While there were no true coffee shops, there was a really lovely little Internet café called Galaxynetcafe.com. The dialup in the hotel was terrible, so it was a real relief to find such a nice wireless and DSL setup. The shopping center it was in was one of the few new looking ones, having a very well done log cabin effect. The Internet café itself was in a large, well-lit, airy room with lots of space. There was also a beautiful second floor available for free for meetings, with a reservation.
I must say, the café was really pleasant. By our second day there they recognized us, and were waving hello and asking us if we wanted our 'usual.' There was a plethora of Torani flavors, which I really enjoy, and good coffee, which made Bob happy -- and when Bob says it's good coffee he means it! You could get big sandwiches and side dishes as well, along with several varieties of soup made daily. The scones were simply delicious, and also made daily and delivered by the Scone Lady -- let's hear it for small town personalization! ;)
Alas, that setup (while delightful) would probably be prohibitively expensive in San Jose.
Interestingly, I saw no compact parking spaces at all on the island. However, considering the number of pickups there, that's no surprise. Also, smoking seems to be a bit of an issue. I saw 'no smoking' signs everywhere -- on the car keys, on the hotel room door, on business doors, etc. However, outside just about every business building you could also find big coffee cans with sand in them, filled with cigarette butts.
Remember I said the weather was unseasonably wonderful? I loved the warmth, but I felt really sorry for the island's local folks when I found out most of the buildings on Whidbey (including all the Navy buildings -- what were they thinking?!) have no air conditioning.
There were interesting side effects of this decision. For example, the hotel rooms had air conditioning, but the hallways didn't. This meant the hotel had little table fans going almost constantly in the hallways, because it got so breathlessly hot there. It was a very pleasant hotel, though, with a lovely little heated pool and a nice fitness room -- much nicer than the hotel by Seattle-Tacoma Airport, even though they were equally priced, and of the same chain.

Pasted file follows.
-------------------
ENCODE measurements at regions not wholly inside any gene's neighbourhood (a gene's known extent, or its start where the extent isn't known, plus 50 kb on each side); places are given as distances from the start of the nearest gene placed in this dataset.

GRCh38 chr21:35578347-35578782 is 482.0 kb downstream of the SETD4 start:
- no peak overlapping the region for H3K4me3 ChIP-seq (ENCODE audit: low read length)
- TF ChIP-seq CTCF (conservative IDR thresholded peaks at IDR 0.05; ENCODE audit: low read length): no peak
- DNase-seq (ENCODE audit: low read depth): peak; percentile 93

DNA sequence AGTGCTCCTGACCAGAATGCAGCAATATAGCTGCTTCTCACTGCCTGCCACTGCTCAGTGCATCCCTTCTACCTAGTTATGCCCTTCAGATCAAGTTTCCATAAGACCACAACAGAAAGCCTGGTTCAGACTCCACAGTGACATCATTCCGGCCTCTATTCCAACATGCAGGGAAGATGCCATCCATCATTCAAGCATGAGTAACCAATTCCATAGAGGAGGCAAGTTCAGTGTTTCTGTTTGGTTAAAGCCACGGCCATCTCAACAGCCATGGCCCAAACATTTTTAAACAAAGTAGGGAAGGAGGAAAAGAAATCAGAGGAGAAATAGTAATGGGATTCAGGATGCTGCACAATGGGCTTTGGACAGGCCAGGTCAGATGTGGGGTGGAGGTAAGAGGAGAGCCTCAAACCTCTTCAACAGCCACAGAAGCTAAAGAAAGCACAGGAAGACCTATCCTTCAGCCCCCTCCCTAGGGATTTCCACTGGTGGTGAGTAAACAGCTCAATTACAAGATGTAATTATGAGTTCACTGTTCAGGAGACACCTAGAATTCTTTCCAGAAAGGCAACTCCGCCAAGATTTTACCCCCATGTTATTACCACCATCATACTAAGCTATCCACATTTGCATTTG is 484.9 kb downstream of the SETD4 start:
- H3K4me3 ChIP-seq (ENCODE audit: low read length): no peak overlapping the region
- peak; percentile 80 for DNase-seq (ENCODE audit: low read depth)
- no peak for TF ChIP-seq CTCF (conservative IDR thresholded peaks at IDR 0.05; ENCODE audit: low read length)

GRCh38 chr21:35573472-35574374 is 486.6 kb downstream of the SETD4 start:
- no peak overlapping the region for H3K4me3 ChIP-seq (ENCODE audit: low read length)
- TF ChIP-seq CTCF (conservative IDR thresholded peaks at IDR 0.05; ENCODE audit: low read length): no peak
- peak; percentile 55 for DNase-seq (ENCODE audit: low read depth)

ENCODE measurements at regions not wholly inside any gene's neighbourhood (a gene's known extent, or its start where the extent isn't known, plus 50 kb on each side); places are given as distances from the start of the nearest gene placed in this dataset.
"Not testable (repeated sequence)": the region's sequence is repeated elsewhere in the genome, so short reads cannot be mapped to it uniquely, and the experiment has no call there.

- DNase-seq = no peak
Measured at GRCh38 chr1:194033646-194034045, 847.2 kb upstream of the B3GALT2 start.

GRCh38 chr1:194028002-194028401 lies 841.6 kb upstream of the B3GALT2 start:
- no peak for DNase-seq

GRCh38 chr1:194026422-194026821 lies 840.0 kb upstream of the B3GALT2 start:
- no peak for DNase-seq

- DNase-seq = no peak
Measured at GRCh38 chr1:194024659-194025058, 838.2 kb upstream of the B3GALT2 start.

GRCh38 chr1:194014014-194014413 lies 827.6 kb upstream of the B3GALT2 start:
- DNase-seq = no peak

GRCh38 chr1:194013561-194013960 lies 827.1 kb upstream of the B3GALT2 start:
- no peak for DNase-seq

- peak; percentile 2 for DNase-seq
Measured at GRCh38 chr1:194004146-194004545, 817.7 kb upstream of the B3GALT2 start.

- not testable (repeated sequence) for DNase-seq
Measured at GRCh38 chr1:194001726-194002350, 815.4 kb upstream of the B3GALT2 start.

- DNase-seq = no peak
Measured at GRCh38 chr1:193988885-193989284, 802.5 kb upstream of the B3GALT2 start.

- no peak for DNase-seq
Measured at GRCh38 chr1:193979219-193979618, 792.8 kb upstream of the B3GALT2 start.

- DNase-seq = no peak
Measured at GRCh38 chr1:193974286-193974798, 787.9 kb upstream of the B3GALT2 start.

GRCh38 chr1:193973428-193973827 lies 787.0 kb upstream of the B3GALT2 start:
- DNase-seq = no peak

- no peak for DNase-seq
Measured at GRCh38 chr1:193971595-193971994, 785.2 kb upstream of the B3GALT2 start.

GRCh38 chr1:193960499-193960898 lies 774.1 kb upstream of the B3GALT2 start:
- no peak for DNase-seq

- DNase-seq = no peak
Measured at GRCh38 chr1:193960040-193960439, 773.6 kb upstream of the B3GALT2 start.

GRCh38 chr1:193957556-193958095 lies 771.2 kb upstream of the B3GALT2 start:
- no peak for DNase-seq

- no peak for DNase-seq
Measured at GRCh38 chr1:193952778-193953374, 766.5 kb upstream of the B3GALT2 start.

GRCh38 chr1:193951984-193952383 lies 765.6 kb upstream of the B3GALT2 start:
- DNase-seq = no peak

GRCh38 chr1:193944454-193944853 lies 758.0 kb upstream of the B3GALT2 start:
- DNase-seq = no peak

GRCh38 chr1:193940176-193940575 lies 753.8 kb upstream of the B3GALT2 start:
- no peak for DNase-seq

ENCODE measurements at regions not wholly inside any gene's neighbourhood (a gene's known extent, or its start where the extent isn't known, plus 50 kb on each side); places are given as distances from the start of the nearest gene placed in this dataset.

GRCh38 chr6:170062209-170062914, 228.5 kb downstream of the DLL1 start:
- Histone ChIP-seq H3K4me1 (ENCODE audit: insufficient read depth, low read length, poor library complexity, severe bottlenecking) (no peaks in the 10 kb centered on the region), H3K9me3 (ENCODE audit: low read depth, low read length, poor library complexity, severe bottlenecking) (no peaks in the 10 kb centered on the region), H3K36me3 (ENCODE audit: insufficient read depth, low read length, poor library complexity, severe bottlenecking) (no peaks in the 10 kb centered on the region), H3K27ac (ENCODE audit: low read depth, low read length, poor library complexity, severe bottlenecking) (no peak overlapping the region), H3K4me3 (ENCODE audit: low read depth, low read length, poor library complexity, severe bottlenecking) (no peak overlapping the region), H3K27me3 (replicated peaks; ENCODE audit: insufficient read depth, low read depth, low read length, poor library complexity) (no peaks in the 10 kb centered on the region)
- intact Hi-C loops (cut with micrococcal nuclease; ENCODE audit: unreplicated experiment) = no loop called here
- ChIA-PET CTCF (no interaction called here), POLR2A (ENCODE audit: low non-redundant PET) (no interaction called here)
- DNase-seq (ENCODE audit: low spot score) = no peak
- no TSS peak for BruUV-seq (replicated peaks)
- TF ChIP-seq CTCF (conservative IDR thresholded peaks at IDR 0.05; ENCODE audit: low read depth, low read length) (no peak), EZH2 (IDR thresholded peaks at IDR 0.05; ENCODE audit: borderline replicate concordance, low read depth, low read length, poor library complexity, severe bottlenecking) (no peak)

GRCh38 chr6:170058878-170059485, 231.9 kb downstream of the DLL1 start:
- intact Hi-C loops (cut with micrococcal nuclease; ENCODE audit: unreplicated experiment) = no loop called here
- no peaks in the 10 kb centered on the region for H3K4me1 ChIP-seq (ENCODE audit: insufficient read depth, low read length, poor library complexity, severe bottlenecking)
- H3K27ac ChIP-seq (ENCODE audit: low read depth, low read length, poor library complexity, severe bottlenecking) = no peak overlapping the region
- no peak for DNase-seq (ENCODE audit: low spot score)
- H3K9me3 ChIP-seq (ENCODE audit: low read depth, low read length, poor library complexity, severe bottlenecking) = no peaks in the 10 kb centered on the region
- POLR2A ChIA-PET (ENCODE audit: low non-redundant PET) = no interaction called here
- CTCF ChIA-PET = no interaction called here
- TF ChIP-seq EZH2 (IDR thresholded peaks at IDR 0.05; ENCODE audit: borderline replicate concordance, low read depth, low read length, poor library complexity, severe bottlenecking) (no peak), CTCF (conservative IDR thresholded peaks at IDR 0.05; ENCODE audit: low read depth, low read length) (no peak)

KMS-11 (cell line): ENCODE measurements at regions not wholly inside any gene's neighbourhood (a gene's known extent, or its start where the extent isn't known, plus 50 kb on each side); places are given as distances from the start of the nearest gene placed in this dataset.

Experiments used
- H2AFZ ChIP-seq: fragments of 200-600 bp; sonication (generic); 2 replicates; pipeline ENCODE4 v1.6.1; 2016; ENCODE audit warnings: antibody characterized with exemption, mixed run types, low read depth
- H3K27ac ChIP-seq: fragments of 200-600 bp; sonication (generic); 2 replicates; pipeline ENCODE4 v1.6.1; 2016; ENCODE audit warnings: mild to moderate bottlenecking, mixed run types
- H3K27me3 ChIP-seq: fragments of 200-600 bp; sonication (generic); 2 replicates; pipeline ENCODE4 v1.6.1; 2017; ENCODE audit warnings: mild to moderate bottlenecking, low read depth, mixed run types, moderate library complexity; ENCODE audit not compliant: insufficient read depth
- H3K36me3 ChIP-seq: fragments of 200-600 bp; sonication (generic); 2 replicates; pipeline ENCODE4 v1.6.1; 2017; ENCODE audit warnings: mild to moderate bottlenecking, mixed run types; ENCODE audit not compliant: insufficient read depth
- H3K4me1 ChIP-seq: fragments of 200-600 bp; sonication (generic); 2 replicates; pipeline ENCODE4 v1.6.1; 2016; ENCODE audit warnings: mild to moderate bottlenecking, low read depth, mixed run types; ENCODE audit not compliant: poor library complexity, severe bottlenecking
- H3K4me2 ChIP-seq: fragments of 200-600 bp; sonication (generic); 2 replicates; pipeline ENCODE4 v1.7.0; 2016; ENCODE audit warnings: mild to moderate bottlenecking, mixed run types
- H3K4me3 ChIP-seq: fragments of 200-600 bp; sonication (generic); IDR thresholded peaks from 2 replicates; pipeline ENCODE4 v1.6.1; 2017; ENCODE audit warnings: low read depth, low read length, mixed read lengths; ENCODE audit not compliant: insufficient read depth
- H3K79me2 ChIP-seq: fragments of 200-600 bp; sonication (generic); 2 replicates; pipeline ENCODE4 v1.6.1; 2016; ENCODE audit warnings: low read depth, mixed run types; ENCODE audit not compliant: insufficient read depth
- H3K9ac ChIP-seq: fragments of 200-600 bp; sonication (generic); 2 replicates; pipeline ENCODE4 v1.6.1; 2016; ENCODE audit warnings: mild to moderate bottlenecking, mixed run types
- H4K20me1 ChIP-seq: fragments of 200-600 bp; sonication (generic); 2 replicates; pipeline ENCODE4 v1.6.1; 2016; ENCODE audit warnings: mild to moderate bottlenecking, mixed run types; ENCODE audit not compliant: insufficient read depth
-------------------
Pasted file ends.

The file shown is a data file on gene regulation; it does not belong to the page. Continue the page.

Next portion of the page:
One other thing there was a lot of was real estate offices. Also, while I didn't see many personal homes, I'd guess on an island there aren't many basements. I don't know for sure, though. I know in San Jose there aren't any to speak of -- it's earthquake country, after all. People use their garages for storing stuff, instead of basements. In St. Louis, by contrast, I think everyone there must've had basements. Cars in the garages -- what were they thinking?! ;)
There's some worry amongst the island's local folks about real estate development breaking up the land into such small chunks that only tract housing will fit.
I realize it's a complex subject I'm not read up on, but I had a curious thought on that subject. People buy tract housing because it's all they can afford, not because they want cheap or shoddy homes. So if folks don't want the land divided up into tiny tract housing, why not make the land itself less expensive, so folks can afford to buy and care for it more easily?
Apparently there's a real lack of viable jobs on the island, which I suspect contributes greatly to the need for housing development. I overheard no less than three different conversations on the subject while there, and from what folks were saying it sounds like fast food is unfortunately the best bet in the job market for kids and bored Navy wives.
On the other hand, all the folks I met in restaurants and fast food places were all quite pleasant. I'm guessing they don't get as much nastiness as you can see here in San Jose. After all, the folks they're serving are their neighbors, not complete strangers.
As an example, we went into a combined Taco Bell-Pizza Hut (that was a first for me), and the guy behind the counter was friendly and helpful! They all spoke good English, which was nice, and we both noticed with some curiosity they were all White.
Every place we went the food was very fresh -- they even had good bacon, which I've not been able to find in San Jose for a while. Curiously, we saw something similar in St. Louis while we were there -- salads and fruit were fresh and delicious!
San Jose, despite being in the middle of some of the most fertile cropland in the country, doesn't have nice fruit or greens for sale here. We speculate it's because the best food is shipped out -- the farmers keep and sell locally the stuff they can't sell elsewhere.